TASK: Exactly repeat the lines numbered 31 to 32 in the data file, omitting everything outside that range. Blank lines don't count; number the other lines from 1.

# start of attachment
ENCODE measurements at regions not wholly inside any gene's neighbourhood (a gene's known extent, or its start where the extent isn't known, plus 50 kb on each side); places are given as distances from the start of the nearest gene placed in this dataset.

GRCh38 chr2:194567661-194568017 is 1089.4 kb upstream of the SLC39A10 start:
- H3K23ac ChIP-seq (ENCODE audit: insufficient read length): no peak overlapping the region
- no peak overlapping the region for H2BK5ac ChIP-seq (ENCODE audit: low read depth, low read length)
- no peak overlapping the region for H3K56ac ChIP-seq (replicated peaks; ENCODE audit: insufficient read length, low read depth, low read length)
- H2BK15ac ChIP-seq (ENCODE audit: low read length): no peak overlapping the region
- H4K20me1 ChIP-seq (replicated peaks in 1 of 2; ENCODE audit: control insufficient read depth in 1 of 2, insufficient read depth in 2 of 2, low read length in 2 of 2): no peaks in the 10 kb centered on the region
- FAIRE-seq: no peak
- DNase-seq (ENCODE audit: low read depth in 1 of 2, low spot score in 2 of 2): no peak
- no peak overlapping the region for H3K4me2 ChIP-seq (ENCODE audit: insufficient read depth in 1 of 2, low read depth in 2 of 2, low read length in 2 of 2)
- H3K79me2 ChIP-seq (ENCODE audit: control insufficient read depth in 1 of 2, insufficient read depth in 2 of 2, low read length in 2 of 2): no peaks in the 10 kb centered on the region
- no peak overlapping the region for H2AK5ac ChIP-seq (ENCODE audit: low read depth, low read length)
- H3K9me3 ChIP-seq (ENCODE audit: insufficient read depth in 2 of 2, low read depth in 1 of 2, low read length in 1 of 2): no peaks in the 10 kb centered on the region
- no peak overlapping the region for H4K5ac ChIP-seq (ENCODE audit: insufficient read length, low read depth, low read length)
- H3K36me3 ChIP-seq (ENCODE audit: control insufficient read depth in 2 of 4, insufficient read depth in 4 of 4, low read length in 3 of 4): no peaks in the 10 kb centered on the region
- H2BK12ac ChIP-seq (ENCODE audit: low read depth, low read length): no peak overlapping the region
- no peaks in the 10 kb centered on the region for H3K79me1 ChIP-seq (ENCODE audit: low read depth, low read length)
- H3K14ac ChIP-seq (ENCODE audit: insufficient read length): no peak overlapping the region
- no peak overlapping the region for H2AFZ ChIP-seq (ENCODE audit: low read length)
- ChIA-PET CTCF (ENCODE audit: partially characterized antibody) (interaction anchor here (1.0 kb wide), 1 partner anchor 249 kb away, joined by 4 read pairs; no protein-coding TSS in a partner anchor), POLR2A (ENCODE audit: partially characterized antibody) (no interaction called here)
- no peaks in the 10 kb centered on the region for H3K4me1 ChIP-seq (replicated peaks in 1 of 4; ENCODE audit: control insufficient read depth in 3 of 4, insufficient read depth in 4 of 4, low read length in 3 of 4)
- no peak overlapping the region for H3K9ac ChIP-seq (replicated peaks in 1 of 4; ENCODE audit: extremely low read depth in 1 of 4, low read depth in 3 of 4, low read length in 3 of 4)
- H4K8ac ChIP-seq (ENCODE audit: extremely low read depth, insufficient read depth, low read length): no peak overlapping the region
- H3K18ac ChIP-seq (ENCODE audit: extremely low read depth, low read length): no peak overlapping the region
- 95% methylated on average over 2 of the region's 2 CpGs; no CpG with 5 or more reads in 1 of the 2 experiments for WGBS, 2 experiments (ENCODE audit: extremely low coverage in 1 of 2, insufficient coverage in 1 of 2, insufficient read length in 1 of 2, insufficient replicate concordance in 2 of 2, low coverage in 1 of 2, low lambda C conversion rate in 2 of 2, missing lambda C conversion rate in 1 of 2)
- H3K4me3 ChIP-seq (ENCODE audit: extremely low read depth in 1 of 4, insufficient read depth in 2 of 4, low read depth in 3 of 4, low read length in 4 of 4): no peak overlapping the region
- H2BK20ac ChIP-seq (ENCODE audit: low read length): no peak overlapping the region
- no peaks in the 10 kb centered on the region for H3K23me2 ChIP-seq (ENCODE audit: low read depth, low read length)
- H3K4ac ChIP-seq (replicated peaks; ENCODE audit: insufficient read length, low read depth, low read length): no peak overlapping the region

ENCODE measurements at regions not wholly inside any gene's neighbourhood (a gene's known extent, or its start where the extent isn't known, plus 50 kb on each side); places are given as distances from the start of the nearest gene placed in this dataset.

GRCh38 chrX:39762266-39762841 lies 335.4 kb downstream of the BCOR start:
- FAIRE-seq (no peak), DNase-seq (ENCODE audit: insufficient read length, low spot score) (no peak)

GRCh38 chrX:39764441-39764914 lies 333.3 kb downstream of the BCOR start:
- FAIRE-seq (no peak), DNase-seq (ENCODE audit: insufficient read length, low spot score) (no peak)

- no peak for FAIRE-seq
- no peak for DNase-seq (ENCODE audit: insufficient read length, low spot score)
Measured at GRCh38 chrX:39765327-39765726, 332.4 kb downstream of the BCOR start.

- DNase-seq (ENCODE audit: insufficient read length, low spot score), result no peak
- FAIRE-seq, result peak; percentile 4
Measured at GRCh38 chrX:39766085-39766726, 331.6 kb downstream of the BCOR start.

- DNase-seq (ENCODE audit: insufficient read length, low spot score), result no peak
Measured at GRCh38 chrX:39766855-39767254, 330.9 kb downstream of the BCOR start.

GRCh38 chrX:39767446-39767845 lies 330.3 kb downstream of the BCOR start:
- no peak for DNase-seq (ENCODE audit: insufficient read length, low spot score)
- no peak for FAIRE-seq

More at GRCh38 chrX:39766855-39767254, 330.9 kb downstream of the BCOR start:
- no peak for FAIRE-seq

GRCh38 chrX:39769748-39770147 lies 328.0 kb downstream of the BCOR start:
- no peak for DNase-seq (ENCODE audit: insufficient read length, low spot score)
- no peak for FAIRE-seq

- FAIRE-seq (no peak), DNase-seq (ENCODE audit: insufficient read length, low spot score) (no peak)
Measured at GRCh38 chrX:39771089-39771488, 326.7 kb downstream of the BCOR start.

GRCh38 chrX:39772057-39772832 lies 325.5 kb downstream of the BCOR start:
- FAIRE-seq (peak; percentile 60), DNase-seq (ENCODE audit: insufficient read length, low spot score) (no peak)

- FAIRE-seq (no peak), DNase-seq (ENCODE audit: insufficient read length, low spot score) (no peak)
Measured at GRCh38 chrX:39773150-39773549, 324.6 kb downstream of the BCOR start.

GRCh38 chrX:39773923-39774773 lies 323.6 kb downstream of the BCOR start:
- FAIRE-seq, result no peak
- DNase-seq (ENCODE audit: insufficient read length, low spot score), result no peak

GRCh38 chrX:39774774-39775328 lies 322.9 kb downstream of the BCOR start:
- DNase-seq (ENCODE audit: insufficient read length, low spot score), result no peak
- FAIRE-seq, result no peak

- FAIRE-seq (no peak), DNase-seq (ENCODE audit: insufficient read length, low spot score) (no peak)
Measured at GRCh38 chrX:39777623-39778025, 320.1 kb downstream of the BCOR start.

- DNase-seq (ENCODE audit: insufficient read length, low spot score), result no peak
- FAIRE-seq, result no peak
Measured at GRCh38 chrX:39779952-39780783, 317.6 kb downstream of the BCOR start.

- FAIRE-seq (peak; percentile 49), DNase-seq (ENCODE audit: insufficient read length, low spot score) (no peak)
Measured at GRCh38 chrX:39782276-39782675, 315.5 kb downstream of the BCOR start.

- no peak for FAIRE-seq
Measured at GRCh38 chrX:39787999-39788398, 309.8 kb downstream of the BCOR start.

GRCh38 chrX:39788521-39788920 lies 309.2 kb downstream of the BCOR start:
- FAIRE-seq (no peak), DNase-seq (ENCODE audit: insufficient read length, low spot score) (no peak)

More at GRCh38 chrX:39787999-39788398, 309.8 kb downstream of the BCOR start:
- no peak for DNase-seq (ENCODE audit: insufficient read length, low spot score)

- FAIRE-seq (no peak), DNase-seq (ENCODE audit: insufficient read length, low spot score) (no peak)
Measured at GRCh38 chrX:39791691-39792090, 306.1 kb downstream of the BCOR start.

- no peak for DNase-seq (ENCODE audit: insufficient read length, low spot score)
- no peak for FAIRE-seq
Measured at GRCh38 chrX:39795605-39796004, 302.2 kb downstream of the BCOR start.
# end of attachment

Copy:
GRCh38 chrX:39762266-39762841 lies 335.4 kb downstream of the BCOR start:
- FAIRE-seq (no peak), DNase-seq (ENCODE audit: insufficient read length, low spot score) (no peak)